8. Anne, thank you for sharing your comment. The frustration and concern that you express are shared by so many parents out there. Part of the difficulty is that there really is no advice that anyone can give because you are the only one who knows your son, your situation, and your family dynamic.

    If you feel that your current approach isn’t working, insist that he sit down with you and talk about it. This won’t be an easy conversation, but he may appreciate that you draw him into the discussion of the problem and the search for a solution. Don’t preach. Don’t ask any questions that he can answer with a yes or now. Ask him if he recognizes the problem. If he doesn’t, try to objectively explain it from your perspective. Don’t tell him what his problem is (lazy, immature), tell him what your problem is (sad at wasted potential, concern about timeframe for money) and why this is a concern. Don’t decide ahead of time what you want the solution to be, keep an open mind for his suggestions. But do decide ahead of time on your own limits. Let him know what they are. Will you continue to let him live at home without rent if he isn’t doing well in school? Will the money continue to be available for classes? If so, then perhaps you need to back off and let him fail. It may be the way that he will need to learn. This is a difficult time for all of you.

    If you haven’t looked at them yet, check out some of the posts in the Communicating with Your College Student section of this website. This may help you get ready for a hard conversation with your student. Good luck!

  9. What do you do it if your son has been lying about going to a class he took an “audit” in? He has all the support at his college but he does NOTHING to utilize it. He has no student loans, his grandmother left him money for every single thing for college and he is throwing it all away.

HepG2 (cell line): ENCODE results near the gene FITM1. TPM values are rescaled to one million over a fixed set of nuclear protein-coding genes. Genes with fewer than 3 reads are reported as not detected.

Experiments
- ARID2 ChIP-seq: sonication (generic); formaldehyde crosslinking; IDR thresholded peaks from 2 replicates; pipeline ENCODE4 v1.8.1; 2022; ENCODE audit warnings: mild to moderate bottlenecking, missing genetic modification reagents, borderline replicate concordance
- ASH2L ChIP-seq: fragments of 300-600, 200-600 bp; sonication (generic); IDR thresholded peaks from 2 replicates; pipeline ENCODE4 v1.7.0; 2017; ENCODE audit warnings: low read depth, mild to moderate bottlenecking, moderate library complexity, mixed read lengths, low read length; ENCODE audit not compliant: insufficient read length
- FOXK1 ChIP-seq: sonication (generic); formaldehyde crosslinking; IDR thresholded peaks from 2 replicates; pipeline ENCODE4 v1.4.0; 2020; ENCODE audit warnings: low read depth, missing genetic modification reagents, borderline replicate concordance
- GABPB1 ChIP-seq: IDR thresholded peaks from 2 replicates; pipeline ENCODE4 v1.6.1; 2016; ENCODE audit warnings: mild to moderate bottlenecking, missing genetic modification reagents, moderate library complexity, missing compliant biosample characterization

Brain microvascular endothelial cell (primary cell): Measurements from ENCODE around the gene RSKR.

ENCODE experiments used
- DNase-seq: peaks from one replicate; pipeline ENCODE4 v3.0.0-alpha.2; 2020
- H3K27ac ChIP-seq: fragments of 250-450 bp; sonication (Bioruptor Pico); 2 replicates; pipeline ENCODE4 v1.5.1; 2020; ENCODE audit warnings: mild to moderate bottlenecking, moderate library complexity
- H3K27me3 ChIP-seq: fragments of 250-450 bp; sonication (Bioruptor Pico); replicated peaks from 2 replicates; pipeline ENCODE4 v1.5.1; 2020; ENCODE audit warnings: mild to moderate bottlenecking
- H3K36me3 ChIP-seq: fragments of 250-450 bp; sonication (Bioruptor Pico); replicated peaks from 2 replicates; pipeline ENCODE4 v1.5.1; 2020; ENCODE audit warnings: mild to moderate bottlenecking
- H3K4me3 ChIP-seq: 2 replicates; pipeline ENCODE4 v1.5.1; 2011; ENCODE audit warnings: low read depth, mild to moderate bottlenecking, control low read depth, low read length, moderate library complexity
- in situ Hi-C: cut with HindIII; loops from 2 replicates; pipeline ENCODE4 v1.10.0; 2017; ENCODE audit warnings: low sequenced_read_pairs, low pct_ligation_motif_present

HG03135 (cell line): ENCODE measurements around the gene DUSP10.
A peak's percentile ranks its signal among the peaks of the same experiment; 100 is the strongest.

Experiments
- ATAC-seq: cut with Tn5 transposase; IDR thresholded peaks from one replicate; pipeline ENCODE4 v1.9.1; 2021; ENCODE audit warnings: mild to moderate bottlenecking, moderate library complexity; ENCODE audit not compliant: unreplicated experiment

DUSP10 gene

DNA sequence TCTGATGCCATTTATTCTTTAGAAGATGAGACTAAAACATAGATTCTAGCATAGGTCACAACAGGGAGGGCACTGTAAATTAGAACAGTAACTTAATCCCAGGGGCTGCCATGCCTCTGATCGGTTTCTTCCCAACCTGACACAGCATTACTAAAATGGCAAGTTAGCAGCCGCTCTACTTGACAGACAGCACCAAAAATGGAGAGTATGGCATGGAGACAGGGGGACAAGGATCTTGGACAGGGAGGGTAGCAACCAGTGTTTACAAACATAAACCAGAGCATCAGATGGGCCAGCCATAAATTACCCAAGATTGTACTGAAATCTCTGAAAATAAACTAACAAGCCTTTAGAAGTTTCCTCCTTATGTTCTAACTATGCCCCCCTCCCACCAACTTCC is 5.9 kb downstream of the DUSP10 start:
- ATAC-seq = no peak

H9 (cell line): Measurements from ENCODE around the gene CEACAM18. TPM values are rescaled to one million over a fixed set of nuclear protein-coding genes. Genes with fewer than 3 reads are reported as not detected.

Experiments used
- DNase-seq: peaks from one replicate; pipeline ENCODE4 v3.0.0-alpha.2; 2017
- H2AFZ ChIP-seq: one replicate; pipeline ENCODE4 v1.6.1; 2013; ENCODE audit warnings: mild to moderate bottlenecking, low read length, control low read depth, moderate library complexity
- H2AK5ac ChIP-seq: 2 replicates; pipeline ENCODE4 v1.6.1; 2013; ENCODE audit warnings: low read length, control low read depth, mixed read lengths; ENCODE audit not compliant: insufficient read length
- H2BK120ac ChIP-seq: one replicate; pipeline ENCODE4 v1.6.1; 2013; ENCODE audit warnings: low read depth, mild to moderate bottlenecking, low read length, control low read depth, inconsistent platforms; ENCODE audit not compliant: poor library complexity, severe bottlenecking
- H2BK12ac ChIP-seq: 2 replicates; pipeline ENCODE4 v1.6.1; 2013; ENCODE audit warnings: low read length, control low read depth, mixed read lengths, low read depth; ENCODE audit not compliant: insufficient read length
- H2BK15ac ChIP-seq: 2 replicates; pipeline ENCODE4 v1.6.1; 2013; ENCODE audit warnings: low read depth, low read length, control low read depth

He is commuting and spending too much time in the gym and playing videos games STILL! We already went downt hat path and now, he is revisiting it all over again. He has the aptitude, he is LAZY, and does not spend the time needed for college.
    I actually feel he is too immature. The money is only available until he is 25. He needs to step up and grow up. I have been encouraging and loving throughout every ordeal.
    I am losing faith about now. My heart is broken because he is really a nice kid.

    • This is a very difficult situation and it is difficult not to feel helpless right now. There are so many factors that might be at work here that it is impossible to answer this in a general way. Being supportive of your daughter right now is probably the most important thing.

      I’ve responded further in a separate e-mail.

  10. Hello Loretta,
    What a difficult situation this must be for you! Has your student tried to work things out with her roommates? If she’s tried everything that she can and the RA can’t help, she might try a Residence Director or someone else in housing. Moving her to a different room is one possibility, but they might also be able to help mediate the conflict. Keep encouraging her to deal with the situation and continue to look for help, but let her handle it if she can. Step in if you feel that you need to.

  11. What do you do if your student is being harrassed by 3 roommates, and the RA does nothing, and housing will not switch her into a different room.